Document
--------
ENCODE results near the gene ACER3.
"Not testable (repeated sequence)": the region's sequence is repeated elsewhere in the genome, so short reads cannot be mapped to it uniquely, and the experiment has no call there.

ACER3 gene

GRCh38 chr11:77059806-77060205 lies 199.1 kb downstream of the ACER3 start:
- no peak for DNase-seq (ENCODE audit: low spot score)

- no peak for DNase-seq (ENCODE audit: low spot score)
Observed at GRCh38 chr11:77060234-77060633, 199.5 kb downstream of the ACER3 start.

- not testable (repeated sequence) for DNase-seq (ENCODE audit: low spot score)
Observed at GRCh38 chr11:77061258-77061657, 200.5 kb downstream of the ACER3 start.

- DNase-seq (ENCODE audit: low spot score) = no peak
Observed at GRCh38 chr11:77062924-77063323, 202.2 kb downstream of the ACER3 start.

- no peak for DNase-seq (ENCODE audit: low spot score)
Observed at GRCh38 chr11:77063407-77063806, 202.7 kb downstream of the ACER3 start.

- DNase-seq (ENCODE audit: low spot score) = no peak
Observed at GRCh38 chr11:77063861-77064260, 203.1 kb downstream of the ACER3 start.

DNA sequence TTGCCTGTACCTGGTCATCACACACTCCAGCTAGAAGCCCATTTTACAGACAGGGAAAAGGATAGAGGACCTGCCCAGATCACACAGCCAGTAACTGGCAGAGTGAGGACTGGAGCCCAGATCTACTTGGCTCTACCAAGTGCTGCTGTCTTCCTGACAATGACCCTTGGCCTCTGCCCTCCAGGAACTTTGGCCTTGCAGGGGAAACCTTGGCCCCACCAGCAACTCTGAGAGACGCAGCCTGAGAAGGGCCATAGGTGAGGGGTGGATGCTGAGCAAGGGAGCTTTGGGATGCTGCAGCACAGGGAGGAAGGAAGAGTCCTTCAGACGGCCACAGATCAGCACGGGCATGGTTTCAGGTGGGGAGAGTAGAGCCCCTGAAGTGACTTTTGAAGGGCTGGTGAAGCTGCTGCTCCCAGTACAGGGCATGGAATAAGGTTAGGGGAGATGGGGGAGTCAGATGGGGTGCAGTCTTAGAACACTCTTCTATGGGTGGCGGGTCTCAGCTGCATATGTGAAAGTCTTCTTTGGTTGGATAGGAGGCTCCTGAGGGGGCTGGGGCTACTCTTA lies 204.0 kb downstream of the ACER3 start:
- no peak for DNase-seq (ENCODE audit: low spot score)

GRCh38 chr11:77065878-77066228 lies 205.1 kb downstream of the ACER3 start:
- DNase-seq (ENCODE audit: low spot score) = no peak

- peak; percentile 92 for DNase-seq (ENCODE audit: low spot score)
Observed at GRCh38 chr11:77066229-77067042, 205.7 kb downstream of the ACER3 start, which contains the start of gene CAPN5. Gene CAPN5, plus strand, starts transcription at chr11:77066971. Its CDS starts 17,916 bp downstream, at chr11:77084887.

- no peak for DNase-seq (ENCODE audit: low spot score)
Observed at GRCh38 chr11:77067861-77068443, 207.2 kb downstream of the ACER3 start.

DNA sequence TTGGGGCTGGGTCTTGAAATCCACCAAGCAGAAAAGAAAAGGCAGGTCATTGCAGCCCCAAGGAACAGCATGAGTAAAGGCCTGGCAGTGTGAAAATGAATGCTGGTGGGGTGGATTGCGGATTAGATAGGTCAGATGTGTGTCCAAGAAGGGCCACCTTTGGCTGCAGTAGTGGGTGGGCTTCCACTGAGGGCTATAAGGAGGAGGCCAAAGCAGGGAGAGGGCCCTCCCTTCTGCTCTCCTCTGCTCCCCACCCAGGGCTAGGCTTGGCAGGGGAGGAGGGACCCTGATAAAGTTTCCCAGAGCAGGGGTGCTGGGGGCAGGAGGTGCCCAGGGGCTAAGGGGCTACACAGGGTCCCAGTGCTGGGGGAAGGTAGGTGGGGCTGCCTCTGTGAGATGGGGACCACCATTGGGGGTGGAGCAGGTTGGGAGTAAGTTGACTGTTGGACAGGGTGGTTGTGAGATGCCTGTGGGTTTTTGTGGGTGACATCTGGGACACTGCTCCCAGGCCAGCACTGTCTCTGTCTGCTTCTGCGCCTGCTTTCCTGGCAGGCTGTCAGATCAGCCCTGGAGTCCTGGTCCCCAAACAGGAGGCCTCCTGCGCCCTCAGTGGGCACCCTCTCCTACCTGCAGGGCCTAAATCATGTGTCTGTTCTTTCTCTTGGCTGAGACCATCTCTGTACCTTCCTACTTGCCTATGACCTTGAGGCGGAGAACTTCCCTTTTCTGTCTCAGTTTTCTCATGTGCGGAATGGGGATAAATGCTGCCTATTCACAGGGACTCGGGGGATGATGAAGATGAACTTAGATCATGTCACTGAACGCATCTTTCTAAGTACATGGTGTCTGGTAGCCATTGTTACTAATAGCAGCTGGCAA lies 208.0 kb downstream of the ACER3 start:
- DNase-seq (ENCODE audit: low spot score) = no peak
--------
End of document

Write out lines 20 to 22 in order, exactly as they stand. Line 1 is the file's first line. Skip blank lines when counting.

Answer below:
- peak; percentile 92 for DNase-seq (ENCODE audit: low spot score)
Observed at GRCh38 chr11:77066229-77067042, 205.7 kb downstream of the ACER3 start, which contains the start of gene CAPN5. Gene CAPN5, plus strand, starts transcription at chr11:77066971. Its CDS starts 17,916 bp downstream, at chr11:77084887.

- no peak for DNase-seq (ENCODE audit: low spot score)